@PathVriable</span> allows mapping the variable in the URL to the parameter for the method. Rest is simple Java code, you can appreciate how SpringBoot annotations allow you to just tag/specify certain properties, and SpringBoot does all the mapping and control redirection, to ease your job.
Quarkus is slightly different syntactically, e.g. it provides <span class="pink">
@Consumes</span> and <span class="pink">
@Produces</span> annotations to specify the data type expected as input parameters and the return types respectively. <span class="pink">
You can use <span class="pink">
@RunOnVirtualThread</span> to invoke the annotated method on a virtual thread instead of a regular platform thread.OR <span class="pink">
@Transactional</span> annotation to define your transaction boundaries, e.g. on your entry method
Instead of a <span class="pink">
@PathParam</span> you can pass an object parameter to the method, e.g. "
cube(int number)" OR "
To pass a different object parameter to the method you could use <span class="pink">
@Body</span> annotation.It allows to specify the parameter the body of the request should bind to, e.g. "<span class="pink">
save(@Body Person person)</span> " OR "<span class="pink">
alert (@Body String alertmessage)</span> "
Read more about the body annotation here.
Let's now talk about the scenarios where each of these frameworks could be used. The thoughts below are based on our knowledge and experience, without any bias or prejudice.
SpringBoot (as well as Spring) was designed specifically to code monolithic applications quickly by avoiding a lot of boilerplate code for Database access, IoC, class associations, and control flow.SpringBoot lets you focus on your business logic instead of working on configuration and framework implementation.SpringBoot combines all the necessities for microservices development, such as an application context and an auto-configured, embedded web server.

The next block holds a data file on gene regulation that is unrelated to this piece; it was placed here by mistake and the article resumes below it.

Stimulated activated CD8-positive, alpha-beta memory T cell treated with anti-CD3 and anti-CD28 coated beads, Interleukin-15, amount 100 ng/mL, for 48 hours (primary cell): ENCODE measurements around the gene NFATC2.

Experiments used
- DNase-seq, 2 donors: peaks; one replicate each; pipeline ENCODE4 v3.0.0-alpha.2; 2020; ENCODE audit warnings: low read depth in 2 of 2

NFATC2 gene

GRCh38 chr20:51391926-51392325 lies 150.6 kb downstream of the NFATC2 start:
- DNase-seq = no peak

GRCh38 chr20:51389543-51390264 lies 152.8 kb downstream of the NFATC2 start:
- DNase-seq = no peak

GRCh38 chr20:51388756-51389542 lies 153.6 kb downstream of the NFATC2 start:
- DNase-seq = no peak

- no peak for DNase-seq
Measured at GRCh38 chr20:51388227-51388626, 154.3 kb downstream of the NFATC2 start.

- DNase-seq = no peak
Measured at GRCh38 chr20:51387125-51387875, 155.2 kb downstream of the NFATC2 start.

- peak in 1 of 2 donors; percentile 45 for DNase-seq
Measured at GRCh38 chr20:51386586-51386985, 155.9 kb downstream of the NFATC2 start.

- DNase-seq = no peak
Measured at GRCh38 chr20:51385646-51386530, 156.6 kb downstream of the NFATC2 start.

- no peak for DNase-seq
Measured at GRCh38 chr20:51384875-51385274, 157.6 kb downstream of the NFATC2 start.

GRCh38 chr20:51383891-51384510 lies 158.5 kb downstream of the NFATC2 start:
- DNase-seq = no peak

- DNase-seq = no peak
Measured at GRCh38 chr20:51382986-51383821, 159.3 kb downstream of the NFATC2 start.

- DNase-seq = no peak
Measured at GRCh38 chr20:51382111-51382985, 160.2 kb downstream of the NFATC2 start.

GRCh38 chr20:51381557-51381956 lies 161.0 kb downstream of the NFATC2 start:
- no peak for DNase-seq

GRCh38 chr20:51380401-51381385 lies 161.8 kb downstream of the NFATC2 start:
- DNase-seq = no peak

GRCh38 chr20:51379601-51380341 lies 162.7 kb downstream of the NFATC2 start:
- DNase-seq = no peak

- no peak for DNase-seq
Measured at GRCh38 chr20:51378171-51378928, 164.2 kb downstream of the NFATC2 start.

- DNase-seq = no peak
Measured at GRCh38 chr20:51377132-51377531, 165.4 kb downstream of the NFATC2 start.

Next, we discuss scenarios where your application( or a large part of it) is specifically developed for microservices or for running inside cloud containers.
Quarkus is specifically designed to work inside Kubernetes cloud environments and serverless applications running on AWS Lambda, Google Cloud Functions, Knative, and Azure Functions. Quarkus provides native image support in these environments, as well as an automated process for creating Kubernetes resources.Apart from Java, Quarkus supports Scala, Groovy, and Kotlin via extensions.Also, Quarkus does some build-time configuration enhancements rather than doing them at runtime and applies classpath trimming to include only essential classes and dependencies in the final executable.
Applications developed using Quarkus will have very fast startup times and will scale seamlessly over the underlying cloud containers when needed. Quarkus application will consume much less CPU and memory resources while running.Lastly, Quarkus is newer and leaner but has limited community support compared to SpringBoot.
Micronaut is specifically designed to ease the development of microservices with support for many different messaging systems like Kafka/RabbitMQ/JMS/MQTT/NATS.io.
Micronaut has good support for many SQL databases with its efficient connection pooling and AOP(ahead-of-time) compilation to quickly process defined queries.Lastly, Micronaut is newer and leaner but has limited community support compared to SpringBoot.
We have discussed the rationale behind the emergence of SpringBoot, Quarkus, and Micronaut frameworks, and how they differ from each other. We have written some code to highlight their differences and scenarios where they might be a good fit.
Thanks for reading!